I am an atheist. And while it would sometimes be easier for me if I did believe in God, I just don’t. But it’s what I do believe that makes us much more alike than you might think.
I believe in raising my children to be kind, thoughtful and respectful. I believe in making a difference in my community and in the world. I believe in honesty and compassion for others.
Yet a recent study showed that Americans rate atheists as the “least trustworthy group,” ranking us below countless others in “sharing their vision of American society.”
I never understand that, how so many people think this one thing defines the rest of me. I’m a lot of things: I’m a woman, a mom, a small business owner. I have a great marriage based on love and respect. I read voraciously, am active in my PTA, give generously to charity when I can, and take my children to art exhibits and farms and exploring in the woods. A few years ago I helped pass legislation that protects college kids who get sick and risk losing their health insurance. I spend hours helping family and friends and aging parents and in-laws, until I’m as stretched thin as any member of this so-called sandwich generation. When I want to reflect, I take a cup of tea outside, sit in my garden and look at the frog pond my husband and I built from local stones.
Am I really so different because I lack one belief that you have?
Last year, I was saddened to hear an NPR radio host whose views I normally respect, make a comment to the effect of, “you can’t teach values without a belief in God.”
Maybe she should meet my daughter. When she turned seven this year, Amaya asked her friends to bring donations, instead of gifts for her. She raised $152 and bought a llama for an unknown family through Heifer International. I was so proud. This was entirely her idea, but I like to think that our regular discussions about giving to others, and her witnessing that behavior in our home may have planted the seed for this selfless act.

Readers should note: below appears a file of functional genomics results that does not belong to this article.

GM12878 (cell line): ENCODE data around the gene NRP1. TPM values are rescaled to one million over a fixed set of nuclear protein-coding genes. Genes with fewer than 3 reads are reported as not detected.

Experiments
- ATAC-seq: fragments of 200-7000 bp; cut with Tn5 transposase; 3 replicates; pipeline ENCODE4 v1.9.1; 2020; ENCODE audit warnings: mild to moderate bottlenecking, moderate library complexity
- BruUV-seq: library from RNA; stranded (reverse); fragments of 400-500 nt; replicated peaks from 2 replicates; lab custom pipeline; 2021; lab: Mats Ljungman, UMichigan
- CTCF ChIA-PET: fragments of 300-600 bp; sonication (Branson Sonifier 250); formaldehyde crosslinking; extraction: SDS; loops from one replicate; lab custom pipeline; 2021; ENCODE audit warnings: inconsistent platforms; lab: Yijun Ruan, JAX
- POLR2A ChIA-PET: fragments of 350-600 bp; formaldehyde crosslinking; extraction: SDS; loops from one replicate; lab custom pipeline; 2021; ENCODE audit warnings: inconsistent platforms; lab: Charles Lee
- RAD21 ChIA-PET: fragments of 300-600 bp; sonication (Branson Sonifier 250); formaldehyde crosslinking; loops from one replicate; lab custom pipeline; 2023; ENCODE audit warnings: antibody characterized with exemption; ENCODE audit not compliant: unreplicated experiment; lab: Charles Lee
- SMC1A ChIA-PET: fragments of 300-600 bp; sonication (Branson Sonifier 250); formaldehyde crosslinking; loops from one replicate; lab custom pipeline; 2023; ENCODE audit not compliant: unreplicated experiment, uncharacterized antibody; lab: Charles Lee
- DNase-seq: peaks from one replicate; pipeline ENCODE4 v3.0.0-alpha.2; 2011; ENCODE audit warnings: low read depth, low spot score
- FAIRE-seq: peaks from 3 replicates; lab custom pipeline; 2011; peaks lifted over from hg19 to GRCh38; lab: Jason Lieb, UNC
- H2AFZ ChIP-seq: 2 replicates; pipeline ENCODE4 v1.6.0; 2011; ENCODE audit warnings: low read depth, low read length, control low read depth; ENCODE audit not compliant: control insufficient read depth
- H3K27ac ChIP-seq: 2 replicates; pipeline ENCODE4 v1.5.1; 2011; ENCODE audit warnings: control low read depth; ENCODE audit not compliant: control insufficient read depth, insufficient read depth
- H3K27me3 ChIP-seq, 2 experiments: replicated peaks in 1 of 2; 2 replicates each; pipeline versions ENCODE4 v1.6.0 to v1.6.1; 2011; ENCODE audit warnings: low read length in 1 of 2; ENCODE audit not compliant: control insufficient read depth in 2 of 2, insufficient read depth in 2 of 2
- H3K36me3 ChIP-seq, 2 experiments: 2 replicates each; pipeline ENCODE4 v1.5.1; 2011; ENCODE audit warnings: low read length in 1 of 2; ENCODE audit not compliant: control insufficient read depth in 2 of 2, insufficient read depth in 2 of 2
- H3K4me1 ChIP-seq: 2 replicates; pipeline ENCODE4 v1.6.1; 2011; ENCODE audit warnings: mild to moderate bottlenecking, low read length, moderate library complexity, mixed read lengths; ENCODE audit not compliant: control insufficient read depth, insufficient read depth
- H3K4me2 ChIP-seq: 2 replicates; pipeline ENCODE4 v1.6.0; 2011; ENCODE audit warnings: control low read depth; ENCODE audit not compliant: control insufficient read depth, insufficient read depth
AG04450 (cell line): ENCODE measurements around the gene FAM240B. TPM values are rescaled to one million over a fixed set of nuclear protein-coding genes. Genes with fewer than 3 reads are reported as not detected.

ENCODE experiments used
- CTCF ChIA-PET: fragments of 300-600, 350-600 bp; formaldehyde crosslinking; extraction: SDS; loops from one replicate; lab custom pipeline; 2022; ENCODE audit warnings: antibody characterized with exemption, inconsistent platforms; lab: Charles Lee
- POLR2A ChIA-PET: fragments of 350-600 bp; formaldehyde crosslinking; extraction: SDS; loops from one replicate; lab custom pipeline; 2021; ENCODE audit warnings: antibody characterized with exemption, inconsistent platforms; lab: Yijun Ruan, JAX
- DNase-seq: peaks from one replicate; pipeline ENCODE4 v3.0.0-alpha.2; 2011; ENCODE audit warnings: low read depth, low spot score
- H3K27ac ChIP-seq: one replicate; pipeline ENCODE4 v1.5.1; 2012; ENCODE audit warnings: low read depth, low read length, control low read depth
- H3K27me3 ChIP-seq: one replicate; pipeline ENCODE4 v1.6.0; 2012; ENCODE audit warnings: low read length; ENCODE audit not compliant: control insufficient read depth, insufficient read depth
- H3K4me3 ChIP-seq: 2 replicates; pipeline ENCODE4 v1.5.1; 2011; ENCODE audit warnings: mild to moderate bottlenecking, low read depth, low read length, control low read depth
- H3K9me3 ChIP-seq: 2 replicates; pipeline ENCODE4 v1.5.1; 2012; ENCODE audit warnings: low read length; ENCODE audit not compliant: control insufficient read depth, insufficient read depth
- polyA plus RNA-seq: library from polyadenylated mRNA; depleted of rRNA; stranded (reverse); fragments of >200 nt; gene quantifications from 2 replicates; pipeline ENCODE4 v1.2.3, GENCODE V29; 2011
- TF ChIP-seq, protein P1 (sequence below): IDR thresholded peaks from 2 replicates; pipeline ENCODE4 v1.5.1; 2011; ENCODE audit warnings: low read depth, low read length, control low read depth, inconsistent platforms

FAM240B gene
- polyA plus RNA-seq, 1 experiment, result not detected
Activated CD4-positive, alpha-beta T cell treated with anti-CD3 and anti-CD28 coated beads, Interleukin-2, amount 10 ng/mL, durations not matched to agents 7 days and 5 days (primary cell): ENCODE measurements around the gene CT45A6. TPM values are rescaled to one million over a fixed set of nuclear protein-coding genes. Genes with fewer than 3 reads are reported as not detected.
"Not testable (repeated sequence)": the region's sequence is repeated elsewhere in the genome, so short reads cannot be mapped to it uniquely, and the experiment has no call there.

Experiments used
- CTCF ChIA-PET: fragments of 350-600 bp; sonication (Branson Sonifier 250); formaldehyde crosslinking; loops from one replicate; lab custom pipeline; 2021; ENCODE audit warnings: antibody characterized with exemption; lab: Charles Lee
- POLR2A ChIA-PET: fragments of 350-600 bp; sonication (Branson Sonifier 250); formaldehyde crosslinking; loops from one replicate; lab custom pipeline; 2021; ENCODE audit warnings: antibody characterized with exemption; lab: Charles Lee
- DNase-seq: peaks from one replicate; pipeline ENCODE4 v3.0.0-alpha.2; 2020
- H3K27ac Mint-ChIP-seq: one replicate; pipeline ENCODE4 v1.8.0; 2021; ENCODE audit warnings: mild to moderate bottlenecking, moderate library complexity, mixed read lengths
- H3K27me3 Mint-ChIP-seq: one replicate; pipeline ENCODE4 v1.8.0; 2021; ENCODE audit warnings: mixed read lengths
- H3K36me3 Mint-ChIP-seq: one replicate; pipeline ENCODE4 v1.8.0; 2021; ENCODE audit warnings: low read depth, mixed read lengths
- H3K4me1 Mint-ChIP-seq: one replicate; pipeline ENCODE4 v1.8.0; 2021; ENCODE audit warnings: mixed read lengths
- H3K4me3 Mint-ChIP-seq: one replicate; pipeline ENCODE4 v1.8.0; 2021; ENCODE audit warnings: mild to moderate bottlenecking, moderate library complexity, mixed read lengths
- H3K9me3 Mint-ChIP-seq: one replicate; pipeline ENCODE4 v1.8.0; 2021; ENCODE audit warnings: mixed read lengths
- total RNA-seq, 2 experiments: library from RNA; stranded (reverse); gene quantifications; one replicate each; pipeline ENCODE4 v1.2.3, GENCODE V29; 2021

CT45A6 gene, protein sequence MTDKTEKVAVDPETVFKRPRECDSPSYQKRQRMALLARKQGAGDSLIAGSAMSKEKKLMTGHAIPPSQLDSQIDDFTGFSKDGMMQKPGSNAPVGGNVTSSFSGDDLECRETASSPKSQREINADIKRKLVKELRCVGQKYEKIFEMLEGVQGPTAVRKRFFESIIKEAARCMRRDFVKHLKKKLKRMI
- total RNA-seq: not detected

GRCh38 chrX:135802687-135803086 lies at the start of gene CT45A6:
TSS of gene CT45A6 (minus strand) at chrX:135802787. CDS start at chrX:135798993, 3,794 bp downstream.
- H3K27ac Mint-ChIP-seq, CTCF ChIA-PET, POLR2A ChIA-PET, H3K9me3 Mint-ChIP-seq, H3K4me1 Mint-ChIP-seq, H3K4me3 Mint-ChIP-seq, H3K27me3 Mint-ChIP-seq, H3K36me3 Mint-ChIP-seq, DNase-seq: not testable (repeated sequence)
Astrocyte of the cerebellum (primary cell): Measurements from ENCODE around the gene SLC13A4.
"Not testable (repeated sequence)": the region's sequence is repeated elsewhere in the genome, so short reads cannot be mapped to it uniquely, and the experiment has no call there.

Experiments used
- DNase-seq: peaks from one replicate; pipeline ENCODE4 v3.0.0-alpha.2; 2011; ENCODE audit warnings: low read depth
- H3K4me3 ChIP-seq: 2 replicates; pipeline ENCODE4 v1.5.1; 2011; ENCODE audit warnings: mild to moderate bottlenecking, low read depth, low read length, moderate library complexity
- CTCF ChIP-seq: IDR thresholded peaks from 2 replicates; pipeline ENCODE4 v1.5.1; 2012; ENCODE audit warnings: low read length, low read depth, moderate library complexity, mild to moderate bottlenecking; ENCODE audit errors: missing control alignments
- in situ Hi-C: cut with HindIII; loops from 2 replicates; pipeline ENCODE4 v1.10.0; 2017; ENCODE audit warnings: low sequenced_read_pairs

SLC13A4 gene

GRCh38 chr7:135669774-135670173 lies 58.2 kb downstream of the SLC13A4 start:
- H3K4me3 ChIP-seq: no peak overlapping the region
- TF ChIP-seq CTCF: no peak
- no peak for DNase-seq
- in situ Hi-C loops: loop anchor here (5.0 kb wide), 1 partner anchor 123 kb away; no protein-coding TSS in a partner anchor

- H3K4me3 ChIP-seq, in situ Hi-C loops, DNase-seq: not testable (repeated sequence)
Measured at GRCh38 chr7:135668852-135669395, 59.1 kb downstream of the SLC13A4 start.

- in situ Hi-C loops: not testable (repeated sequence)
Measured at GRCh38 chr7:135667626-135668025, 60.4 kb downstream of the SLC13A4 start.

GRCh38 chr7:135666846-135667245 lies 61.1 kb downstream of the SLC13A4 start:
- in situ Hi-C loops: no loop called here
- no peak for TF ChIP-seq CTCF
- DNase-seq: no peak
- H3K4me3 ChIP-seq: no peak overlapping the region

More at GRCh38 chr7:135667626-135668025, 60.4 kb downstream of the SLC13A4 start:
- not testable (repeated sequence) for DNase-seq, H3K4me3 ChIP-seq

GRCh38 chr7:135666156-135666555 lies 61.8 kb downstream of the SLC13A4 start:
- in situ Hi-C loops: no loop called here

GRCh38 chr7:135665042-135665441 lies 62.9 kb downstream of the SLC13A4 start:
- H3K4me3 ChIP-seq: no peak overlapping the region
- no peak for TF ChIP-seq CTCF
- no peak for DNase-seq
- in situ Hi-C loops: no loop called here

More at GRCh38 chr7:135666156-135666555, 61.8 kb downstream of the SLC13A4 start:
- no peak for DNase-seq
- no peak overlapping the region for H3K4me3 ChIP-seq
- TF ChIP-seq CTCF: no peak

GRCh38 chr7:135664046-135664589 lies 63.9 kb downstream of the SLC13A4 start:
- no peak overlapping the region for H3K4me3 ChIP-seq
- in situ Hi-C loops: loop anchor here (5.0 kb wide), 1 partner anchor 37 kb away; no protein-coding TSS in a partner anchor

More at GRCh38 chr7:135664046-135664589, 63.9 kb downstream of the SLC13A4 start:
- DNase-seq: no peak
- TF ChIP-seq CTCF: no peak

Not believing in God doesn’t make me a bad person, or an immoral person. It just makes me a person.
My mother-in-law is a devout Catholic. Shortly after my husband and I became engaged, she learned that I was an atheist. I remember we were in the car, and she looked dismayed. “Can’t you just believe in God,” she asked, “For me?” She asked this out of some mixture of love and possibly fear. How could I not believe? What about our future children?
“I’m sorry,” I said. “I can’t believe in something for someone else.” Then I pointed it out to her: “You know, Rose, I’m still the same person I was five minutes ago, before you knew that about me.”
She took a moment to consider that, and to her credit, accepted it.
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